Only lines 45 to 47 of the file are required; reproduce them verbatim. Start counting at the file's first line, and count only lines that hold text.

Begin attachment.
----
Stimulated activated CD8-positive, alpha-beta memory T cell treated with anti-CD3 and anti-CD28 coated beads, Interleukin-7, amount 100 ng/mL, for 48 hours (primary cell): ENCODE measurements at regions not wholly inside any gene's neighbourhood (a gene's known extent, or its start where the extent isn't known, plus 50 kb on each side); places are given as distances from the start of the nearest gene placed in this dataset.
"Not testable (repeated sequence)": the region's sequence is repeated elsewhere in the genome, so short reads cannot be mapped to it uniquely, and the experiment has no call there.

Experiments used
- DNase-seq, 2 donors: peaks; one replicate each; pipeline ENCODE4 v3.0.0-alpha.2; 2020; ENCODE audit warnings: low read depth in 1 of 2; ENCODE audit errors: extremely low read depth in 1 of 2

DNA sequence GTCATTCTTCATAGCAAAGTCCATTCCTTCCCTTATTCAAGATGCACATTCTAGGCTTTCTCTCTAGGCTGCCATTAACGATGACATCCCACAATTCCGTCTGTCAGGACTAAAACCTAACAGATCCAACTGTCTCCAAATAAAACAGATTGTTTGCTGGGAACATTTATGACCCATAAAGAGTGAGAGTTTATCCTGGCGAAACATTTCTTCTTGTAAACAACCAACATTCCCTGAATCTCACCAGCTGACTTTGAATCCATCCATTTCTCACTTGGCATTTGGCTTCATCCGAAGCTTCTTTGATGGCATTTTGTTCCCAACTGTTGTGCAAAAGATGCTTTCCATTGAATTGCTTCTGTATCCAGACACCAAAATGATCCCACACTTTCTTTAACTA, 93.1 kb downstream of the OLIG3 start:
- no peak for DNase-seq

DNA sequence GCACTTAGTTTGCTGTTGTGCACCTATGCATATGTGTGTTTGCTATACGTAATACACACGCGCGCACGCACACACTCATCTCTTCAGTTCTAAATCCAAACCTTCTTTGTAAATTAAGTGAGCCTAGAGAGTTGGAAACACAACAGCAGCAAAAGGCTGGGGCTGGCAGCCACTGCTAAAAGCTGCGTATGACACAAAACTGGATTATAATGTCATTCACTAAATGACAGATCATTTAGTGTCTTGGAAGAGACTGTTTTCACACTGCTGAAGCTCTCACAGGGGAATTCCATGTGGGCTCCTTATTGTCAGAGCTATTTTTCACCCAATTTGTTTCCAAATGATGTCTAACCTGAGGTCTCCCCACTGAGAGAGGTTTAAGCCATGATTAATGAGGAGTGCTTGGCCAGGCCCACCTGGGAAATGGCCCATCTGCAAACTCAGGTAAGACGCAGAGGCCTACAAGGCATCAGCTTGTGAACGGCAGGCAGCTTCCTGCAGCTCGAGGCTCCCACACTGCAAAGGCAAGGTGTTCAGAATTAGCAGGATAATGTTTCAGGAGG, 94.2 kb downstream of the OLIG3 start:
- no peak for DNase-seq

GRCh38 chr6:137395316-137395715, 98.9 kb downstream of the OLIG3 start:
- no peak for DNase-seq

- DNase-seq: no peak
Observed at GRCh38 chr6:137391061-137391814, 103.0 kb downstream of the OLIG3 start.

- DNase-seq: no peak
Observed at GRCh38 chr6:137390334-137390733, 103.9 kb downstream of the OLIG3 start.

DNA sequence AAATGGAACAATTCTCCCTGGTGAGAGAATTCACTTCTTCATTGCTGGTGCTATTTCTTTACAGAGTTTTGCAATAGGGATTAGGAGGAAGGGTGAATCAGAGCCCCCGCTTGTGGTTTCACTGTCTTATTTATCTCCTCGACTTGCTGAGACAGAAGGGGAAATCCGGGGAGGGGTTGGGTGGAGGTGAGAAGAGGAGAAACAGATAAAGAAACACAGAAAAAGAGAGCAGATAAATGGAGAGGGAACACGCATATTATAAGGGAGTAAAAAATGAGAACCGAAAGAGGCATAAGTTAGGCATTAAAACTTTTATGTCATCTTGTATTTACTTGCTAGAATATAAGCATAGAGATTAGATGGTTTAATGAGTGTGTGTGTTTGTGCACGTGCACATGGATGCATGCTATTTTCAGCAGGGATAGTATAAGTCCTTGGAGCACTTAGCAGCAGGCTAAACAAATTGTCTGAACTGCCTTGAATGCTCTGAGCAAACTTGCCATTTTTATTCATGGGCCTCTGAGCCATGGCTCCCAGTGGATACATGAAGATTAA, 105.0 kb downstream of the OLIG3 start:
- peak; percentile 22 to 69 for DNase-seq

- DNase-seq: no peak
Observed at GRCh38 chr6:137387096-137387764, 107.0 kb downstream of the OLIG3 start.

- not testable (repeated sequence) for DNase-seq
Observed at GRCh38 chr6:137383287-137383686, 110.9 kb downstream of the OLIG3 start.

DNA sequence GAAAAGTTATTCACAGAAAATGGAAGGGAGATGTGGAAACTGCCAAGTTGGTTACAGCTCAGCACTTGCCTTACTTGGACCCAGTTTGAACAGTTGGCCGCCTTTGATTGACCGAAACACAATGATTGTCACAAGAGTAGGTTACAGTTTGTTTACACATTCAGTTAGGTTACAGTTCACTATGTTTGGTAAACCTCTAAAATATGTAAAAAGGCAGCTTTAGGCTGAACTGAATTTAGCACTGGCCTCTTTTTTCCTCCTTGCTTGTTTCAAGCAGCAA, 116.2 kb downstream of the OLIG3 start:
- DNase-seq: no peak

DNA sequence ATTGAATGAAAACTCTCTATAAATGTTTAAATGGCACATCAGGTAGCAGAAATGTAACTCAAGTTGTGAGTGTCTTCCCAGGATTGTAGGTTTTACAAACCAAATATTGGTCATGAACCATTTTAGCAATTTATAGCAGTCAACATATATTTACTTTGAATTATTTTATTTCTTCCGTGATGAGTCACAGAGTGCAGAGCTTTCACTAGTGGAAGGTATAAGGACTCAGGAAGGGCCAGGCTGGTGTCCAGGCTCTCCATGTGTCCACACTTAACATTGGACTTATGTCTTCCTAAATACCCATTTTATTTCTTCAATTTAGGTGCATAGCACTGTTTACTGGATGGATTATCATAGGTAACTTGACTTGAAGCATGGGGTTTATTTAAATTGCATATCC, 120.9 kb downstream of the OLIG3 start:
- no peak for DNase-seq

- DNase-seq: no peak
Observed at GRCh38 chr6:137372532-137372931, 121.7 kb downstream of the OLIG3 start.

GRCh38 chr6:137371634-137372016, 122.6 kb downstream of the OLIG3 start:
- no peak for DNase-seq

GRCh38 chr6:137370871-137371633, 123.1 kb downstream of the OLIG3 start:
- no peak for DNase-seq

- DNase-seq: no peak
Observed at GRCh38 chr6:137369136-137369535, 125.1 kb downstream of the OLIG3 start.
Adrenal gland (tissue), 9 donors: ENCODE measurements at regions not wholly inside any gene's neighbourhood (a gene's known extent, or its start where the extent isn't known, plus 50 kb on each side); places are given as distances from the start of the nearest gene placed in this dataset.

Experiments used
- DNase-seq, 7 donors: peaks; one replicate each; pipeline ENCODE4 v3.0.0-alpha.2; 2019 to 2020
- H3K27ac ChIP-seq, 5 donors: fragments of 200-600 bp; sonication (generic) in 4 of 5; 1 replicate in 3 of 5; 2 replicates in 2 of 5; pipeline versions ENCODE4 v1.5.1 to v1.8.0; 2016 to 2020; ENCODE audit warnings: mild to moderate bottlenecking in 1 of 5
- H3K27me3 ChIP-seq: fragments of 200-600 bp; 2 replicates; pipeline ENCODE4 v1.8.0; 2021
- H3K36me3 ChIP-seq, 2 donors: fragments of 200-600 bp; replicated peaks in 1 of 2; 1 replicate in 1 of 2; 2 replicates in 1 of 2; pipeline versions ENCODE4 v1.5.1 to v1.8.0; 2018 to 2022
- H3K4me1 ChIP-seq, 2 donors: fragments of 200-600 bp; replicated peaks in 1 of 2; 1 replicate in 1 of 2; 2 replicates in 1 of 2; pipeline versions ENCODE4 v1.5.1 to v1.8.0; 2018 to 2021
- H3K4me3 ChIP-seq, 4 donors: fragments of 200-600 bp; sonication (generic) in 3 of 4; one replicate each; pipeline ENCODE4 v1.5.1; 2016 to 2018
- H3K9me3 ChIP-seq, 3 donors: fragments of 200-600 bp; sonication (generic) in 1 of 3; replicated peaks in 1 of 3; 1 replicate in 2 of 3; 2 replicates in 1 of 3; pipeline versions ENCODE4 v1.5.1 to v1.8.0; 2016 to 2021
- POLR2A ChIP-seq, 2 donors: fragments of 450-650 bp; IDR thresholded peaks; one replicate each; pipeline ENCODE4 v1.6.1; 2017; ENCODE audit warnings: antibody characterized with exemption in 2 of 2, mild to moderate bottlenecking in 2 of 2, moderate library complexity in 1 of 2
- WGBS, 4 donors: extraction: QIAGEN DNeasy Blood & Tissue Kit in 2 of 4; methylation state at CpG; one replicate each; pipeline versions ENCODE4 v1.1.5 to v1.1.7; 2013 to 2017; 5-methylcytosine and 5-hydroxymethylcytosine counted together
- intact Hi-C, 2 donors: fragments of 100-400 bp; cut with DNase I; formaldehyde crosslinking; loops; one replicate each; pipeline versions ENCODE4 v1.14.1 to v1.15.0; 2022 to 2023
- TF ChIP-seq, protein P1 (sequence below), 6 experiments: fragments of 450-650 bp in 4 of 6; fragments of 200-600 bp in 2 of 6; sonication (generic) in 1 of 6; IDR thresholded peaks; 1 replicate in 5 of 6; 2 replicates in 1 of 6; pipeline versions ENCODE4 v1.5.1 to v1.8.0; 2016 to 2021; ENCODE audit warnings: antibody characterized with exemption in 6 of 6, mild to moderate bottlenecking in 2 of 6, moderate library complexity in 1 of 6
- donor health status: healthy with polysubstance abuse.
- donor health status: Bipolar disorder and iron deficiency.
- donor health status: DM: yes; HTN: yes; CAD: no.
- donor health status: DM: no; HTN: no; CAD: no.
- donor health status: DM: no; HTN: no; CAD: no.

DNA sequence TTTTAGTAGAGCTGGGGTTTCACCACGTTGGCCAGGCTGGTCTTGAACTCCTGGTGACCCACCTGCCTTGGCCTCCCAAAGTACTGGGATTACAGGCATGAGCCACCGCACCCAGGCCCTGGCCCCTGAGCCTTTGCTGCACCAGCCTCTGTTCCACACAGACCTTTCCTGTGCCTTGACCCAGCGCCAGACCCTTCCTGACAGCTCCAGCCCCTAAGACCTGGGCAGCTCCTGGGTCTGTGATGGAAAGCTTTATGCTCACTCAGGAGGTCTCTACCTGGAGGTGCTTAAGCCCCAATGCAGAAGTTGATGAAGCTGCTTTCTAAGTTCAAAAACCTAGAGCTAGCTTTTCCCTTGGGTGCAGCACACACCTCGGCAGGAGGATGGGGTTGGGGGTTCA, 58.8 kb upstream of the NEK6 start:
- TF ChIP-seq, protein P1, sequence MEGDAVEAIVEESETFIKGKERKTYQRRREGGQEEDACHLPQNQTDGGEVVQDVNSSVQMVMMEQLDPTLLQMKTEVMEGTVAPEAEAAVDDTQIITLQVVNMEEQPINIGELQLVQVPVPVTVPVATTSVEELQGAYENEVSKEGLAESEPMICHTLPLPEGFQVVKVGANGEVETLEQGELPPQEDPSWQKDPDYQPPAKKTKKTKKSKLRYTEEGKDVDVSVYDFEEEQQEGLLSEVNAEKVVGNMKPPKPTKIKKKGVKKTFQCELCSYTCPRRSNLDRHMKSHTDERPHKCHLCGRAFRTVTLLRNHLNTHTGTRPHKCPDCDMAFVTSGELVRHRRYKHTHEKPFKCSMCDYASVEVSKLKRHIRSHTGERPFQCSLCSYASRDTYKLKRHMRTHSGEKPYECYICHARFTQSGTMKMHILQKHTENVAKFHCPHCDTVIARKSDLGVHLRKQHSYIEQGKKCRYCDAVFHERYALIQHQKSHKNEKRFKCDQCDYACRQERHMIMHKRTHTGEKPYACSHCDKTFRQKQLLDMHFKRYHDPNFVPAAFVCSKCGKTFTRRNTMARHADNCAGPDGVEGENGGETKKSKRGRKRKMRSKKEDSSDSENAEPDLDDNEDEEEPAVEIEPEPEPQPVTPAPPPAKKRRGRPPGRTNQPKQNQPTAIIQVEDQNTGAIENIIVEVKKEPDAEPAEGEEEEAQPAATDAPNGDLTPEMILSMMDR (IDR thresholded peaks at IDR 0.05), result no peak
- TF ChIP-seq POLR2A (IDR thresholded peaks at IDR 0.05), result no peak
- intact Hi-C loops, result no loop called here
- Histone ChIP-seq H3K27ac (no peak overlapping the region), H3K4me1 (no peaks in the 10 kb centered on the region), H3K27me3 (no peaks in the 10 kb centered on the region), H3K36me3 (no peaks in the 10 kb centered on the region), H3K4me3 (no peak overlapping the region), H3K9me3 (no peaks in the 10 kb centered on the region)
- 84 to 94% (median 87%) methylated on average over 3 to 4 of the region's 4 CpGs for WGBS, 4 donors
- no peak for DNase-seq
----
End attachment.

- TF ChIP-seq, protein P1 (sequence below), 6 experiments: fragments of 450-650 bp in 4 of 6; fragments of 200-600 bp in 2 of 6; sonication (generic) in 1 of 6; IDR thresholded peaks; 1 replicate in 5 of 6; 2 replicates in 1 of 6; pipeline versions ENCODE4 v1.5.1 to v1.8.0; 2016 to 2021; ENCODE audit warnings: antibody characterized with exemption in 6 of 6, mild to moderate bottlenecking in 2 of 6, moderate library complexity in 1 of 6
- donor health status: healthy with polysubstance abuse.
- donor health status: Bipolar disorder and iron deficiency.